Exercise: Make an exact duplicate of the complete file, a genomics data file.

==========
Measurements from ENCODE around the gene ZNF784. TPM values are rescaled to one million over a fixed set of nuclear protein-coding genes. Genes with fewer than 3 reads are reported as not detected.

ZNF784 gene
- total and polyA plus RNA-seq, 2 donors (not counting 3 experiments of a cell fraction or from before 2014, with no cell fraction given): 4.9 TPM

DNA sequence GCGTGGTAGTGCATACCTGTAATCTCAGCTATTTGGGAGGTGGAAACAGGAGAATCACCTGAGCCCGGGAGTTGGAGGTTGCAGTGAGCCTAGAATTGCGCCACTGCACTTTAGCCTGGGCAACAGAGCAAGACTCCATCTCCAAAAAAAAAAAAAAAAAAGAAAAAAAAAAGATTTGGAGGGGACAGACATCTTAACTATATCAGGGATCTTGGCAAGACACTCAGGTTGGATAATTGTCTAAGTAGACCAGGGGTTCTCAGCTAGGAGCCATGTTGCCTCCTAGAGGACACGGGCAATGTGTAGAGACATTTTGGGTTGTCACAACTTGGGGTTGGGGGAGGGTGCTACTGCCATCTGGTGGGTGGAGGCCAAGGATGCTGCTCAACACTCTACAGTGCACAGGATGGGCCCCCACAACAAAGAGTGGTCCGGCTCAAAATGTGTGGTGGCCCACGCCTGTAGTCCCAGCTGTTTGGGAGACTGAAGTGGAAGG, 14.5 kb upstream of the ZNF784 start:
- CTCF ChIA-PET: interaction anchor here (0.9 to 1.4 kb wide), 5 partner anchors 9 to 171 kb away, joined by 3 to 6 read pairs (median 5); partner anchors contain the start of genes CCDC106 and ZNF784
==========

Measurements from ENCODE around the gene ZNF784. TPM values are rescaled to one million over a fixed set of nuclear protein-coding genes. Genes with fewer than 3 reads are reported as not detected.

ZNF784 gene
- total and polyA plus RNA-seq, 2 donors (not counting 3 experiments of a cell fraction or from before 2014, with no cell fraction given): 4.9 TPM

DNA sequence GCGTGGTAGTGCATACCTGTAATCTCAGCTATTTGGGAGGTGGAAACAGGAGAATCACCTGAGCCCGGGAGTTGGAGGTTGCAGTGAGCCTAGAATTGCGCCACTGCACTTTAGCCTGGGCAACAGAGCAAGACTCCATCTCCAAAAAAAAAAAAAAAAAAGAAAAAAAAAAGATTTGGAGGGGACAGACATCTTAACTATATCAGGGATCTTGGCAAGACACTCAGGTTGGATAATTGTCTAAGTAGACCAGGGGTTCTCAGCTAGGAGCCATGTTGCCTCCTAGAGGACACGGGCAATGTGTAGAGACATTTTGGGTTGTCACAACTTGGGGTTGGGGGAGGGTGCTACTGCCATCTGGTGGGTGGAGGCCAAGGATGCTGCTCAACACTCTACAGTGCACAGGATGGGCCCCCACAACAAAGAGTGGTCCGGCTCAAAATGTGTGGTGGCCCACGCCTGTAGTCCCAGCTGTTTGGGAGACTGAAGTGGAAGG, 14.5 kb upstream of the ZNF784 start:
- CTCF ChIA-PET: interaction anchor here (0.9 to 1.4 kb wide), 5 partner anchors 9 to 171 kb away, joined by 3 to 6 read pairs (median 5); partner anchors contain the start of genes CCDC106 and ZNF784